That’s the issue that prompted Hayward’s complaint, according to The New York Post, which quotes the data scientist as saying, “I said to the manager, ‘This can harm somebody,’ and she said by harming a few we can help the greater masses.” Hayward was allegedly fired in November 2022 after refusing to engage in the negative testing practices, leading to the lawsuit soon after. The big question is whether this practice — assuming the allegations are accurate — is widespread at Meta. 

If so, what other kinds of negative testing may be taking place without a user’s knowledge, and how might those tests impact their experiences with the company’s products? Hayward claimed that during his time working for the company, Meta gave him a training document that allegedly described types of negative tests that may be conducted — the document was reportedly titled, “How to run thoughtful negative tests.” Unfortunately, specific examples of those tests weren’t provided, and Meta hasn’t commented on the allegations to clarify how its testing practices may impact users, if at all.

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Meta awarded researcher a $27,200 bug bounty for glitch that bypassed Facebook 2FA

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Meta awarded researcher a $27,200 bug bounty for glitch that bypassed Facebook 2FA

Facepalm: Meta recently implemented a centralized login system to make it easier for Instagram, Facebook, and Meta (VR) users to manage their accounts. Unfortunately, in setting up the 2FA system, engineers overlooked a glaring failure regarding attempt limitation.

A freshman security researcher named Gtm Mänôz noticed the bug in July 2022. While looking for his first bug bounty to present at BountyCon 2022, Mänôz started playing around with the Meta Accounts Center interface, which manages all Meta accounts, adding similar functionality as Google’s one-stop login for its various services (YouTube, Gmail, Docs, etc).

He noted that the page allowed users to associate a phone number with their accounts when linking them. Users simply enter their phone number and then the six-digit 2FA code the system sends them. However, Mänôz discovered that if the wrong code is entered, the Account Center just asks the user to reinput it instead of sending a new code.

Furthermore, there was no limit on how many failed attempts one could enter into the verification box. This oversight allowed Mänôz to brute force the 2FA on his own account to associate his phone number with another Facebook profile. The only warning comes after the phone number is stolen in an email from Meta to the victim informing them that it has been linked to another user’s account.

While the harmfulness of this exploit is mainly limited to a bothersome re-establishing of the owner’s phone number, it effectively disables 2FA on the victim’s account, albeit temporarily. Until the target takes action, they are open to password phishing attacks.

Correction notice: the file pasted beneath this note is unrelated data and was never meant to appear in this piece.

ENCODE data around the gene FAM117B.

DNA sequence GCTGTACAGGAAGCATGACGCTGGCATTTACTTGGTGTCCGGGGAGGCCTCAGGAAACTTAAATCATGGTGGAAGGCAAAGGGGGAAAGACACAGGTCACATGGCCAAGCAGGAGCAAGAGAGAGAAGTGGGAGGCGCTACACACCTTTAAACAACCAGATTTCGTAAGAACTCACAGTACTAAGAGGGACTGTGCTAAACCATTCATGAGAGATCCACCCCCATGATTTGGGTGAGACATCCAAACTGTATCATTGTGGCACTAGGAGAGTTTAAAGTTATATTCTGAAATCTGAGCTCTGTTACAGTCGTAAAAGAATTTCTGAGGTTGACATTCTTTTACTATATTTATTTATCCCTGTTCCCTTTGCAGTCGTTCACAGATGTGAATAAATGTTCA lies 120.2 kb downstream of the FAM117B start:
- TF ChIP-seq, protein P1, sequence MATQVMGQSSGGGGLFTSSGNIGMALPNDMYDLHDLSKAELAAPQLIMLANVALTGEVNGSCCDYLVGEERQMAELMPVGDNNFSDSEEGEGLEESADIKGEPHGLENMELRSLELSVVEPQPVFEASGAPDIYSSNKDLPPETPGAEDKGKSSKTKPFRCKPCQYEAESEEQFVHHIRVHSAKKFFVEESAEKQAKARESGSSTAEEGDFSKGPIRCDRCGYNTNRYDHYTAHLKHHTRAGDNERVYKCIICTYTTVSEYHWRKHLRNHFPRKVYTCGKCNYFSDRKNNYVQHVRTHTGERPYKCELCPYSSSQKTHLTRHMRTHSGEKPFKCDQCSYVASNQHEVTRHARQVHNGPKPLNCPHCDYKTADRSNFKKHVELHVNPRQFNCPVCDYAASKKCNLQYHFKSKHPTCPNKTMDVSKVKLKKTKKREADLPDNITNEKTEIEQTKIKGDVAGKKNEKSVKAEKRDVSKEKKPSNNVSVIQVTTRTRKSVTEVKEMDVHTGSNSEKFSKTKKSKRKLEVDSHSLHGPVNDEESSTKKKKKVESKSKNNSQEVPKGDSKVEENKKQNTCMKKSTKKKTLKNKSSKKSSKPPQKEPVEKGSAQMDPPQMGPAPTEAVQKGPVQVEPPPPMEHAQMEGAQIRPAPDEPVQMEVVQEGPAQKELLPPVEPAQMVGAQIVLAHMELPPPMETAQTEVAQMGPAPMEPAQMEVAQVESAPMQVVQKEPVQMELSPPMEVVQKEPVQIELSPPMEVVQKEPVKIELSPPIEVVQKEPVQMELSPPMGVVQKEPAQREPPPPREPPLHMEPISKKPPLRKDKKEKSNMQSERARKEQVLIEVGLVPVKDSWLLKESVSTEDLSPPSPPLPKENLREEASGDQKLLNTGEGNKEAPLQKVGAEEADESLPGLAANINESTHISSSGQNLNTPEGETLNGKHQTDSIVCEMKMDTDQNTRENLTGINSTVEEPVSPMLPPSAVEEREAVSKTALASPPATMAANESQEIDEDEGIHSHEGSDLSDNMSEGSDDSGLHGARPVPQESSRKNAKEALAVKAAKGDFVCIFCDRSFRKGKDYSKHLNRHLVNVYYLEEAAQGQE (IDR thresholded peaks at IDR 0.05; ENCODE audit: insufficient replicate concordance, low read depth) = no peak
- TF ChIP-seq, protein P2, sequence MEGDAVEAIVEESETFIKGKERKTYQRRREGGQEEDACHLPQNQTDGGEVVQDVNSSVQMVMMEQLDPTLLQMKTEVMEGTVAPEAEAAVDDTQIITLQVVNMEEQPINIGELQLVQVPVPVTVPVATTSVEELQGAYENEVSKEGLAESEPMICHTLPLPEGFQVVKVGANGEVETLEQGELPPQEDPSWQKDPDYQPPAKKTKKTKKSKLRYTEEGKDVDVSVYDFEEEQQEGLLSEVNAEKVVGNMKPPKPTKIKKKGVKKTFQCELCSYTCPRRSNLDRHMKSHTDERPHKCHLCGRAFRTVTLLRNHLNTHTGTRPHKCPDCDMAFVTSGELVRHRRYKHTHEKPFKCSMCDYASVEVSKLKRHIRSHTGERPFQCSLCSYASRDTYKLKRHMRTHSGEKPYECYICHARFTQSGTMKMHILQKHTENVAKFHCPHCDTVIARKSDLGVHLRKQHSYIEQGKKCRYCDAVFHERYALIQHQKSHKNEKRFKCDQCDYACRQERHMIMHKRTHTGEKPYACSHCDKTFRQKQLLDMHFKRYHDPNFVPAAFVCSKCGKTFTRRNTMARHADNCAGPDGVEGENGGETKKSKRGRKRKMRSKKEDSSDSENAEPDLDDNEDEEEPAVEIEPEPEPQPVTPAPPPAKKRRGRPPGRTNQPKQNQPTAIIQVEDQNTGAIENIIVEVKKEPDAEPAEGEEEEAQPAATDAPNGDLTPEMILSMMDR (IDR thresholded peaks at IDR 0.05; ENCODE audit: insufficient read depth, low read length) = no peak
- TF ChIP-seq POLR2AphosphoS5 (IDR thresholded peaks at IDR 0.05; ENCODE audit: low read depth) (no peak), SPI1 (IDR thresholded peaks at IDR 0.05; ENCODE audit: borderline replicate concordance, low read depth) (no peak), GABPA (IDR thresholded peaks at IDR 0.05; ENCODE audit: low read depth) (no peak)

“Basically, the highest impact here was revoking anyone’s SMS-based 2FA just knowing the phone number,” Mänôz told TechCrunch.

Mänôz notified Meta of the bug in September, and it patched the vulnerability immediately. A spokesperson said that when Mänôz found the problem, the Meta Accounts Center was still in beta and only available to a small number of users. The representative also noted that Meta’s investigation revealed no spikes in the usage of that feature, indicating that hackers hadn’t exploited it.

Despite the relatively low-treat of the glitch, Meta awarded Mänôz a $27,200 bug bounty. Not too shabby for his first bug hunt.

Meta has stumbled a few times in the last couple of years regarding the login features of its various accounts. In 2021, it caused a mild panic when it logged everyone out of Facebook when reconfiguring the website. Last year, it purposefully locked many users out of their accounts for not enabling “Facebook Protect” by a deadline set by an official Meta email that looked suspiciously like a phishing scam.

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Brandon Smiley, Son Of Rickey Smiley, Dies At 32

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Patch News

ATLANTA, GA — Brandon Smiley, the son of famed comedian and actor Rickey Smiley, died Sunday morning. He was 32.

The comedian made the announcement on social media Sunday, which was followed by a series of tributes Monday.

The cause of death is unknown.

Brandon was featured on Smiley’s Atlanta-based reality show, “Rickey Smiley For Real,” which chronicled the work and family balance of the comedian. The show also featured Smiley’s three other children and his “Rickey Smiley Morning Show” co-hosts. The nationally-syndicated radio show is headquartered in Atlanta.

Smiley is a Birmingham, Alabama native.

“I lost my oldest son #BrandonSmiley this morning,” Smiley said in a Facebook post Sunday. “I’m okay, but please pray for my son’s mother, Brenda, his siblings and his daughter, Storm.”

In a nearly three-and-a-half-minute Facebook Live, Smiley shared the news.

“I hate to announce this, but I want to give it to you before you hear it in the streets,” Smiley said. ” … Life comes with a whole bunch of twists and turns.”

His announcement was followed up by a 2020 stand-up set Brandon performed at the StarDome Comedy Club in Hoover, Alabama and a photo of Smiley with Brandon’s daughter, Storm.

Smiley shared Monday a video of him and Brandon together with the caption, “‘When you a daddy, you a daddy for life.’ #BrandonSmiley #DaddysBoy #DaddyForLife

His latest Facebook Live came around 10 a.m., when an emotional Smiley shared words of gratitude to people who have offered support.

“Losing your child is a terrible nightmare,” Smiley said in the post. “Yesterday was the shock of losing my son, Brandon, but today reality is setting in. Thank you for your thoughts, prayers, kind words, text messages and calls. I really appreciate it.”

Birmingham Mayor Randall Woodfin took to Twitter to share his condolences.

“I’m devastated to hear that my friend @RickeySmiley has lost his son, Brandon. Rickey has given so much to our city; this is the time when we need to give back to him. Join me in wrapping our arms around him and his family during this difficult time. We’re praying for you, Rickey,” Woodfin said in the tweet.